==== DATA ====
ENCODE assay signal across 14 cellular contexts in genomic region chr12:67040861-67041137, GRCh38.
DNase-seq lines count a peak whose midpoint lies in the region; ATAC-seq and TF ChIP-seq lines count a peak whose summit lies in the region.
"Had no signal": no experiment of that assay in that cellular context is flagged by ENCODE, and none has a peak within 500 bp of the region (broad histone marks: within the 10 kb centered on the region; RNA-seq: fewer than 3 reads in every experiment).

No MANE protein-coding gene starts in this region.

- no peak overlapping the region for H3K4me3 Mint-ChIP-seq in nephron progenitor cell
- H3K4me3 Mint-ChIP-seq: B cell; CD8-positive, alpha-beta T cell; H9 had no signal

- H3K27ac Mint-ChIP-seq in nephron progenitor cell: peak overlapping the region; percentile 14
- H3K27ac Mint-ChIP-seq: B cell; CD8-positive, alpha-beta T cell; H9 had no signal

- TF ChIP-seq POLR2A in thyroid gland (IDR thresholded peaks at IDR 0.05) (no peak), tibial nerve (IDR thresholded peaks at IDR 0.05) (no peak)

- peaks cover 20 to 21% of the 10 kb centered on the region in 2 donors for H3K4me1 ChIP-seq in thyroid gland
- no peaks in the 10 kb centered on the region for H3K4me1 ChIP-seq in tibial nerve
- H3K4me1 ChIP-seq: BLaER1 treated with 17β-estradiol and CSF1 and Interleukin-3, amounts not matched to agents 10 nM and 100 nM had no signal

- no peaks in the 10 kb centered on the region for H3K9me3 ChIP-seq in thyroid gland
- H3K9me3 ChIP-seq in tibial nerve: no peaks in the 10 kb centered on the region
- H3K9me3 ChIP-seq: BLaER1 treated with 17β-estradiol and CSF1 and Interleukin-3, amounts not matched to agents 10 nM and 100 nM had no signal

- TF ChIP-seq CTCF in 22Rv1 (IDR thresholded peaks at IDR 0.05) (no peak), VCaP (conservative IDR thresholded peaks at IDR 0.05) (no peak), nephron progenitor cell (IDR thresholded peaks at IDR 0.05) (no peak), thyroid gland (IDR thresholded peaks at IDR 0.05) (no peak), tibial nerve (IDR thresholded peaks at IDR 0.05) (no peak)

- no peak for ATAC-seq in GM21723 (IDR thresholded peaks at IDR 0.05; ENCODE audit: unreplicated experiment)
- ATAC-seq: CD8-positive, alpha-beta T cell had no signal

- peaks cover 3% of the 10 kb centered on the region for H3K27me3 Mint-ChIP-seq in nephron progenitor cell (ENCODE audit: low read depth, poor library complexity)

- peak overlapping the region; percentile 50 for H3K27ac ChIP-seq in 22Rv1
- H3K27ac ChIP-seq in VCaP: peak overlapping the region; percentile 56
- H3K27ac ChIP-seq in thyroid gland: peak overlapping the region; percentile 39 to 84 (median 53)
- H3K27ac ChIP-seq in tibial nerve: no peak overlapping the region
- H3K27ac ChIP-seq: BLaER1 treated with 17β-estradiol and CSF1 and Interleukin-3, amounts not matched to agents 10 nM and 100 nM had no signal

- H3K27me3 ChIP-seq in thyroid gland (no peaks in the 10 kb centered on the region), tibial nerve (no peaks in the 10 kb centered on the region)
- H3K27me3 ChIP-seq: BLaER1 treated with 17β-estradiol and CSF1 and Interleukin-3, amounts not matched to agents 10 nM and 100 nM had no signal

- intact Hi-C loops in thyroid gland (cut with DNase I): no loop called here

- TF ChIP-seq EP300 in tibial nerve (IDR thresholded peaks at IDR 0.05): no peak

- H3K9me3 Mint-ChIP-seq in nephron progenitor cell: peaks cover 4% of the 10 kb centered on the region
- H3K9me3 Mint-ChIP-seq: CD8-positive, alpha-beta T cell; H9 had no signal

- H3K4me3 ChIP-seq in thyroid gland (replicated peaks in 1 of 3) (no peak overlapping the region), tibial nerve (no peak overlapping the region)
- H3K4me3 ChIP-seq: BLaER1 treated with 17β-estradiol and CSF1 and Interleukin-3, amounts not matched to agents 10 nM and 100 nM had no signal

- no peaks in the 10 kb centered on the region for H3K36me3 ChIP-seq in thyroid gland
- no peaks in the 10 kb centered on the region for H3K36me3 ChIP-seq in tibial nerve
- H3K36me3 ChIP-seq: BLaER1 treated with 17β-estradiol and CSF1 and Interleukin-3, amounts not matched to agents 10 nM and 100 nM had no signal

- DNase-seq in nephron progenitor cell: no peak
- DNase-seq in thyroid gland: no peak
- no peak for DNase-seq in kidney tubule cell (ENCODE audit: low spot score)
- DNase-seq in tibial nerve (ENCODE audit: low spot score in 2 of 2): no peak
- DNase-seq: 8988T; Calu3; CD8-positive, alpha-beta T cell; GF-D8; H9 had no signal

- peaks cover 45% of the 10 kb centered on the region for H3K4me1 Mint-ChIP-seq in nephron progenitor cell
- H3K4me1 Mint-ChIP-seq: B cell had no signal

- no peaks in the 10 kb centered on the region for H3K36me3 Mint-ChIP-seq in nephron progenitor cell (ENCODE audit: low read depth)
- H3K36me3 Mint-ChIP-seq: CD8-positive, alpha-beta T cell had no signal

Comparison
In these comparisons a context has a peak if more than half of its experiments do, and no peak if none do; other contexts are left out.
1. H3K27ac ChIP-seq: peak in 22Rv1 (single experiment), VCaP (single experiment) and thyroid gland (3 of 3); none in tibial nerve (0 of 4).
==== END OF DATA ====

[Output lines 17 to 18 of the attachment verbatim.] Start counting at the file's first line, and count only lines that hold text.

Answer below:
- no peak for ATAC-seq in GM21723 (IDR thresholded peaks at IDR 0.05; ENCODE audit: unreplicated experiment)
- ATAC-seq: CD8-positive, alpha-beta T cell had no signal